The future of sustainability in Construction

The future of sustainability in Construction

Using low carbon solutions in building materials

From plastic-bottle kerbstones to waste-based building blocks, countless companies are now turning to greener building materials to create sustainable buildings.

The UK construction sector is facing a major challenge. How does the sector tackle a growing housing shortage and expand infrastructure services while also achieving emissions reductions in line with the government targets of a 50% reduction from the built environment by 2025? Meeting this challenge will require – amongst other things – a rapid decrease in the use of carbon-intensive building materials in the next few years, and an increase in low-carbon alternatives. Building materials account for roughly 19% of the UK’s total greenhouse gas emissions. Of these, the majority come from steel and cement.

Luckily lots of research is happening and a growing range of alternative building material is now available. Alternatives to traditional cement and concrete include blended cements and concretes, concretes that store CO2, cements made from alternative materials, and using entirely different materials, such as wood, hempcrete, straw bales and mycelium.

Jack Cawthra, Senior Quantity Surveyor at Gleave advises: “One of the key barriers holding these materials back is the lack of demand. Clients, architects, engineers and contractors are often cautious about using novel building materials, perceiving them as too risky, more costly and more difficult to use. They are wary of changes in a product that has to ensure safety over decades and have a strong preference for a product that is easy to use in most applications without additional training. Finally, they are subject to financial, insurance and legal constraints that shape how innovative they can be.”

Cost and time

The Construction industry is looking at ways to adopt new technologies but they typically faced with a trade-off against cost or time that makes them difficult to adopt. As part of any construction project, a quantity surveyor will draw up detailed lists of materials to be used during building, which is then sent to Building Control for approval and helps to give an idea of costs for the build. It as at this point that they can ensure sustainable materials are used and have input into the development of the project.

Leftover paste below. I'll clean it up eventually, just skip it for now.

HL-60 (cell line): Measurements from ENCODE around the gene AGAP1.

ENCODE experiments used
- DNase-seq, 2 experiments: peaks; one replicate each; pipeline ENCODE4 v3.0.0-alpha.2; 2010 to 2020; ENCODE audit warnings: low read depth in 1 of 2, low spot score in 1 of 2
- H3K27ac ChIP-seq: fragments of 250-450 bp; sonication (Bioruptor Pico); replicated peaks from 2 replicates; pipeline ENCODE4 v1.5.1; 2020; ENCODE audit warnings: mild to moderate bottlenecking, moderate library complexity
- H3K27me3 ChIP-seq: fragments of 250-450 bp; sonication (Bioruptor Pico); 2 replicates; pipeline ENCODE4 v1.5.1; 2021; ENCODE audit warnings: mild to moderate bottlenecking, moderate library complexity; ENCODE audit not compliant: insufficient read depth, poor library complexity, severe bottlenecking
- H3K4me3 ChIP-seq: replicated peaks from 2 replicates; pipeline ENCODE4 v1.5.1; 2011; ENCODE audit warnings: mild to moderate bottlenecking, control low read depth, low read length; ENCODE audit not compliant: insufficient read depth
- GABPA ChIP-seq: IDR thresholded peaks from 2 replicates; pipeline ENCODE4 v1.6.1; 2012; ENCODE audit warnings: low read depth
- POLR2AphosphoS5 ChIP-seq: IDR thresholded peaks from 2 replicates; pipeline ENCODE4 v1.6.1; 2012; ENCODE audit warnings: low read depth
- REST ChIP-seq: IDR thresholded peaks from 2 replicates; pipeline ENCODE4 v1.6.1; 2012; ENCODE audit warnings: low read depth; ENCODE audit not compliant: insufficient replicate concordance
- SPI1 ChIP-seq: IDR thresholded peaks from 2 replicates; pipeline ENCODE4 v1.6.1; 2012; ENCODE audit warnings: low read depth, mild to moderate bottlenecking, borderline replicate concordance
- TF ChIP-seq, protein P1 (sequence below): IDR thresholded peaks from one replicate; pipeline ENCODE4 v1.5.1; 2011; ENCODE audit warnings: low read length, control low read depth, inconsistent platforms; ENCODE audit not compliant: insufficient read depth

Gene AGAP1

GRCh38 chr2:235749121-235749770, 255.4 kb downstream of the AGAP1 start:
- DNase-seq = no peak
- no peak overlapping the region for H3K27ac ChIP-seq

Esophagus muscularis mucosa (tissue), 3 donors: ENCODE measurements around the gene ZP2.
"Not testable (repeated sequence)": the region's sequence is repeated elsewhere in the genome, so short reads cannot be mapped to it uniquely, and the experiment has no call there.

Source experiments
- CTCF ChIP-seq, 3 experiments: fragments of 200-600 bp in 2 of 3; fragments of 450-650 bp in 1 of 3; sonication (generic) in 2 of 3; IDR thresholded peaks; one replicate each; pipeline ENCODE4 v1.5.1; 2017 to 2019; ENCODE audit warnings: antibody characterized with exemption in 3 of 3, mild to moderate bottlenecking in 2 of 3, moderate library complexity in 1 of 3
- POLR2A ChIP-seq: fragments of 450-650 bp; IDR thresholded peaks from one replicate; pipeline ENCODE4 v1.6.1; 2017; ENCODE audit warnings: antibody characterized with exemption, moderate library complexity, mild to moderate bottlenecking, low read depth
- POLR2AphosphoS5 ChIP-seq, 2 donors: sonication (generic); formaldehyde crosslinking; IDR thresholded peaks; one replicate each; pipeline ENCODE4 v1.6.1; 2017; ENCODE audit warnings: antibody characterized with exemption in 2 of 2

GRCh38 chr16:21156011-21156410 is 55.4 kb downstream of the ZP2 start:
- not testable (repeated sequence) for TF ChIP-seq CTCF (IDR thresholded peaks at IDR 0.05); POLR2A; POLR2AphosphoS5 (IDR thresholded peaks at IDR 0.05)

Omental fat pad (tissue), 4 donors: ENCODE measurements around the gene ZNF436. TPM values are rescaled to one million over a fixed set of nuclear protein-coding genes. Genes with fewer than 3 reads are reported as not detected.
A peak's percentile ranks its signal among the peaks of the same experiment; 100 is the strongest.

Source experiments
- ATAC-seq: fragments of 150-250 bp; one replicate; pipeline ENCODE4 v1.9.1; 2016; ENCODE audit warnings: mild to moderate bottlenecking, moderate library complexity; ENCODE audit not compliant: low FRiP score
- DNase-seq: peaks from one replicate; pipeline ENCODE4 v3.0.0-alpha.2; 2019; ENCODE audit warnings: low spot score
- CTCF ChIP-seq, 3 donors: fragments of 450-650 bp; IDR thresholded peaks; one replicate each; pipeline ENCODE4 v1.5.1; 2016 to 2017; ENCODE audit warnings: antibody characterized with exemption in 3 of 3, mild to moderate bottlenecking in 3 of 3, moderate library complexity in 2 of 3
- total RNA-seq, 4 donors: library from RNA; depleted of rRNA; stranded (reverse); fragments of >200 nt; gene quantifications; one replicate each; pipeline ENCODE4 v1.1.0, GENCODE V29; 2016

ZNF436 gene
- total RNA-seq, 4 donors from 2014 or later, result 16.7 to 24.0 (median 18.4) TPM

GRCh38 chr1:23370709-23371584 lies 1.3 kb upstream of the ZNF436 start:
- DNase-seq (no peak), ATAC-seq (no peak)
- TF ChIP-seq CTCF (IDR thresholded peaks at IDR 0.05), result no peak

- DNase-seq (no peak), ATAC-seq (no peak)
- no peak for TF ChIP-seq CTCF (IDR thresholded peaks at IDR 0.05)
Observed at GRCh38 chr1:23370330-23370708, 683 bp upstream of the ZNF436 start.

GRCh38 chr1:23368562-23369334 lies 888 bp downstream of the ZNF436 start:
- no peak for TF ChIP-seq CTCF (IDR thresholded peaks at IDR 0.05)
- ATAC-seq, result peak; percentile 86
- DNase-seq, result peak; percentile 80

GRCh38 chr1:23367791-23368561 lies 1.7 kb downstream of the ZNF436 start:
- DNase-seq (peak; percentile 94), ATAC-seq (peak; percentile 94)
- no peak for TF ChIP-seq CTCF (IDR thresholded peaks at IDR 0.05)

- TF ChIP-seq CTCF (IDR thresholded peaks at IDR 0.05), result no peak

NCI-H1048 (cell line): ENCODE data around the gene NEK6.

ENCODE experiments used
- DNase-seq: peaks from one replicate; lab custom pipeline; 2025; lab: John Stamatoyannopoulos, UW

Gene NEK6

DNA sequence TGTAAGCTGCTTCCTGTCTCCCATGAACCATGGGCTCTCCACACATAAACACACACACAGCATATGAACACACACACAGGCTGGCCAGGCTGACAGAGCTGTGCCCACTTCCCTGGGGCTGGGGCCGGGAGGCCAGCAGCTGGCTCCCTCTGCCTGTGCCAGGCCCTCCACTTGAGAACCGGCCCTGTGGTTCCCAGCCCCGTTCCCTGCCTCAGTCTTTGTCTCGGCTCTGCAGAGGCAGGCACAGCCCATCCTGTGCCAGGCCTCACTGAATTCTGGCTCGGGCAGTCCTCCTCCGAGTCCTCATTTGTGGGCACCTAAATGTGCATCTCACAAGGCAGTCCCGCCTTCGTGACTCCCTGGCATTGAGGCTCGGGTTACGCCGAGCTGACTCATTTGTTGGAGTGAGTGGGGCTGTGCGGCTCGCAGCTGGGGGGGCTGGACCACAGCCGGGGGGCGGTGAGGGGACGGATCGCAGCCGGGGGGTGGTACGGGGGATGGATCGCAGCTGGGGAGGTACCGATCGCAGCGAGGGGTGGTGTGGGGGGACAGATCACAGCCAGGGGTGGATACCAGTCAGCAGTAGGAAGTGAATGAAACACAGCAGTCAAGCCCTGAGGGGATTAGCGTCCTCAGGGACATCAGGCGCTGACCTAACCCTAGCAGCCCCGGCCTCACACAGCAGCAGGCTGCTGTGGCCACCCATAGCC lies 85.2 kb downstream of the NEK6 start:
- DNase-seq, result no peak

Quantity surveyors also have a list of so called “ten commandments” that they can adhere to which help promote sustainability. These are a set of ideals which help improve sustainability but it does require effort and thought, and for everyone to be aligned with the same goal of sustainability on the project.

Sustainable Materials

Using the example of a well-known cement alternative, Cemfree: This product provides all the strength of normal concrete, but the curing times are a lot longer, which will reduce construction cycle time on high-rise buildings. Resulting in an extra day’s curing on a 40-storey building, which is eight weeks added on the programme schedule. Clients will find this a little unpalatable. Invariably contractors may struggle to off-set the increased programme time because projects are awarded based on the lowest cost and fastest programme.

Timber is another readily available material with low embodied carbon impact that is now being widely shunned amid the post-Grenfell caution.


With contractors ramping up their carbon commitments amid bleak climate warnings, you might think now is the right time for the industry to embrace sustainable alternative materials. But this will also require a re-evaluation of how projects are procured.

Gleave QS